Indian Predator The Butcher of Delhi deals with the crimes of CC Killer of Delhi aka Chandrakant Jha.

The ending is a bit confusing because in one scene you tell us he’s on parole and in the next scene we’re told he’s still in jail. So to confirm, is he on parole?

He was eligible for parole, it’s the right of everyone in prison, but since 2020 he’s been breaking the code and his parole has been denied. So the actual status is that he’s in jail and probably won’t be released for the foreseeable future.

True crime documentaries are built on trust and transparency and audiences believe in the facts and the story you tell. I imagine that is much more difficult to achieve in India where there are so many more obstacles to getting the truth. For example, when you talk to the police, there’s always this fear that people will try to present themselves a certain way or push their own agenda. How do you approach these aspects to get to the truth?

It’s always going to be hard, especially in a documentary where it’s not scripted. Everyone will tell you their truth. You have to be really immersed in the material and really know its facts as much as possible, to push them in a certain direction. They will tell you the truth as they see it and remember it, and memory is a delicate and capricious thing. Facts change, you glory in your own story and so on. You just need to make sure you know the material you want to present and are able to lead the conversation. There’s no way to extract what you want from someone else’s mouth. If you find it’s actually completely off, you need to pick up a call and mute it. You cannot use it.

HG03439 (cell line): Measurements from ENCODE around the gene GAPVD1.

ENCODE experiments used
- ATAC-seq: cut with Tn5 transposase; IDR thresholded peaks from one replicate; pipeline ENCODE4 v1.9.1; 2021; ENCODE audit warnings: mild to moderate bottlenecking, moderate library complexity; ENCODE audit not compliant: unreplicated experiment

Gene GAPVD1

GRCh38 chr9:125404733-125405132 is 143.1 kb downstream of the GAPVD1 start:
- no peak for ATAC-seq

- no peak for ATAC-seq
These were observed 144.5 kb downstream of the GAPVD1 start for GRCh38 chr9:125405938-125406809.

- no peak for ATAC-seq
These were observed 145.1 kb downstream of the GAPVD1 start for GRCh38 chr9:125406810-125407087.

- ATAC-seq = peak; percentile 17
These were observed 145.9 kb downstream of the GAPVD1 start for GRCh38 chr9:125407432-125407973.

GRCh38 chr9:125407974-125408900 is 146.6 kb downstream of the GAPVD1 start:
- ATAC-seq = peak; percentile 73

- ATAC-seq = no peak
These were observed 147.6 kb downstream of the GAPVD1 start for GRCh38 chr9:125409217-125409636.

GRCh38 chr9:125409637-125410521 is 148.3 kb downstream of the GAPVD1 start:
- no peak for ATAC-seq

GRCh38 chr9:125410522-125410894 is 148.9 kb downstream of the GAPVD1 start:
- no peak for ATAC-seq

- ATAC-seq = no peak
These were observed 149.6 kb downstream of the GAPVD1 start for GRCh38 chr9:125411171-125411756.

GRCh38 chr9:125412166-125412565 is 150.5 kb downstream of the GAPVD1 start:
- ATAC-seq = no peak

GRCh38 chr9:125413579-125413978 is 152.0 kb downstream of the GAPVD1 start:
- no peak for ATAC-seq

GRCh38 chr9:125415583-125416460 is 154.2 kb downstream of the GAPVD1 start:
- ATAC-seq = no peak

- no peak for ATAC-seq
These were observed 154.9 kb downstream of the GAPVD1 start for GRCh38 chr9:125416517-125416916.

What makes it so captivating is Chandrakant’s dance with the police and how he really exposes how broken the system is. It’s so interesting how far he was able to go. He literally had to keep committing murders to be taken seriously and have any real resources to track him down. Was policing failure something you wanted to explore further?

You know you can see it in two ways. There are failures, but they also managed to catch up. They are very aware of what they are up against and their failures. They know where they missed. Also, keep in mind that the Delhi police are very busy. The amount of time and resources they can devote to things like gathering evidence and investigating, given what they’re up against, is still pretty impressive. The system, of course. we hope it would be better. Like next time, enact legislation and put systems in place that make it easier for the police to do their job. For example, we have a police officer who says there is no integrated database. Or why don’t interstate police departments talk to each other?